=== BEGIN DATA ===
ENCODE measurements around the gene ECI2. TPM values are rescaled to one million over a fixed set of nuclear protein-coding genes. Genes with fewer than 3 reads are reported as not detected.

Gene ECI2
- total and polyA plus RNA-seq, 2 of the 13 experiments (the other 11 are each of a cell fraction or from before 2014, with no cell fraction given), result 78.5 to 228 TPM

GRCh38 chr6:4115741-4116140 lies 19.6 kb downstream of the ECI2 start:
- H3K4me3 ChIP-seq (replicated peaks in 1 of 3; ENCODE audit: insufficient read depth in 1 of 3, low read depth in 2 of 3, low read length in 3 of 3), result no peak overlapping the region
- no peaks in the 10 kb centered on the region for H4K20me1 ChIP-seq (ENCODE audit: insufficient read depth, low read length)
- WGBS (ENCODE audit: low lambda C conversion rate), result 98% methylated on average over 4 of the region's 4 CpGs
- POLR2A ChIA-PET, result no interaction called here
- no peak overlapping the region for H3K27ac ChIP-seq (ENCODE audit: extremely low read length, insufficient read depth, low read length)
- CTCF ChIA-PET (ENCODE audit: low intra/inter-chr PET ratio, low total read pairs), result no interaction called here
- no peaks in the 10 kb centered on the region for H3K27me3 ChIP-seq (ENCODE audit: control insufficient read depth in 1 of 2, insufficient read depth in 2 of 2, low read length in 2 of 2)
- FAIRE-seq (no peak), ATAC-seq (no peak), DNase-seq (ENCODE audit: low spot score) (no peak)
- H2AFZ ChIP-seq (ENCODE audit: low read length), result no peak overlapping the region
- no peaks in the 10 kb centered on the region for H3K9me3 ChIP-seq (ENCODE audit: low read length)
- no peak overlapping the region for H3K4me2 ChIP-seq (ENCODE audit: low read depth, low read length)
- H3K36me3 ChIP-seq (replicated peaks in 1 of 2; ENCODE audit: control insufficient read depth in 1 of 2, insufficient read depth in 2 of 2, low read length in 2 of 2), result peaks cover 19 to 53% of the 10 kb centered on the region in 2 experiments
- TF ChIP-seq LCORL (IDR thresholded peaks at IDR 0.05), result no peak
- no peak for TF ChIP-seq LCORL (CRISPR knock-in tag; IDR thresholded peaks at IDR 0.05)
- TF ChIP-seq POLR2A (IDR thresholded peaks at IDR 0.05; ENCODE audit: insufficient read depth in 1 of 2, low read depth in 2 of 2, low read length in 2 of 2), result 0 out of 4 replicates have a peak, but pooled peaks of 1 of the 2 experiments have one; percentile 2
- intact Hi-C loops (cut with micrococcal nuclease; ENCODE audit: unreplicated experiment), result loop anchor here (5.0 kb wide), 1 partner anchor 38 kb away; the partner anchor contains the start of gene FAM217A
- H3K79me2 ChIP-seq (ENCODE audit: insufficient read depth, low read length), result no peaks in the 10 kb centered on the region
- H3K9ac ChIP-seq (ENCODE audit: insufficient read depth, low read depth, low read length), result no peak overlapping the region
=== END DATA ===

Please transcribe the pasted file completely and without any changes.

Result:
ENCODE measurements around the gene ECI2. TPM values are rescaled to one million over a fixed set of nuclear protein-coding genes. Genes with fewer than 3 reads are reported as not detected.

Gene ECI2
- total and polyA plus RNA-seq, 2 of the 13 experiments (the other 11 are each of a cell fraction or from before 2014, with no cell fraction given), result 78.5 to 228 TPM

GRCh38 chr6:4115741-4116140 lies 19.6 kb downstream of the ECI2 start:
- H3K4me3 ChIP-seq (replicated peaks in 1 of 3; ENCODE audit: insufficient read depth in 1 of 3, low read depth in 2 of 3, low read length in 3 of 3), result no peak overlapping the region
- no peaks in the 10 kb centered on the region for H4K20me1 ChIP-seq (ENCODE audit: insufficient read depth, low read length)
- WGBS (ENCODE audit: low lambda C conversion rate), result 98% methylated on average over 4 of the region's 4 CpGs
- POLR2A ChIA-PET, result no interaction called here
- no peak overlapping the region for H3K27ac ChIP-seq (ENCODE audit: extremely low read length, insufficient read depth, low read length)
- CTCF ChIA-PET (ENCODE audit: low intra/inter-chr PET ratio, low total read pairs), result no interaction called here
- no peaks in the 10 kb centered on the region for H3K27me3 ChIP-seq (ENCODE audit: control insufficient read depth in 1 of 2, insufficient read depth in 2 of 2, low read length in 2 of 2)
- FAIRE-seq (no peak), ATAC-seq (no peak), DNase-seq (ENCODE audit: low spot score) (no peak)
- H2AFZ ChIP-seq (ENCODE audit: low read length), result no peak overlapping the region
- no peaks in the 10 kb centered on the region for H3K9me3 ChIP-seq (ENCODE audit: low read length)
- no peak overlapping the region for H3K4me2 ChIP-seq (ENCODE audit: low read depth, low read length)
- H3K36me3 ChIP-seq (replicated peaks in 1 of 2; ENCODE audit: control insufficient read depth in 1 of 2, insufficient read depth in 2 of 2, low read length in 2 of 2), result peaks cover 19 to 53% of the 10 kb centered on the region in 2 experiments
- TF ChIP-seq LCORL (IDR thresholded peaks at IDR 0.05), result no peak
- no peak for TF ChIP-seq LCORL (CRISPR knock-in tag; IDR thresholded peaks at IDR 0.05)
- TF ChIP-seq POLR2A (IDR thresholded peaks at IDR 0.05; ENCODE audit: insufficient read depth in 1 of 2, low read depth in 2 of 2, low read length in 2 of 2), result 0 out of 4 replicates have a peak, but pooled peaks of 1 of the 2 experiments have one; percentile 2
- intact Hi-C loops (cut with micrococcal nuclease; ENCODE audit: unreplicated experiment), result loop anchor here (5.0 kb wide), 1 partner anchor 38 kb away; the partner anchor contains the start of gene FAM217A
- H3K79me2 ChIP-seq (ENCODE audit: insufficient read depth, low read length), result no peaks in the 10 kb centered on the region
- H3K9ac ChIP-seq (ENCODE audit: insufficient read depth, low read depth, low read length), result no peak overlapping the region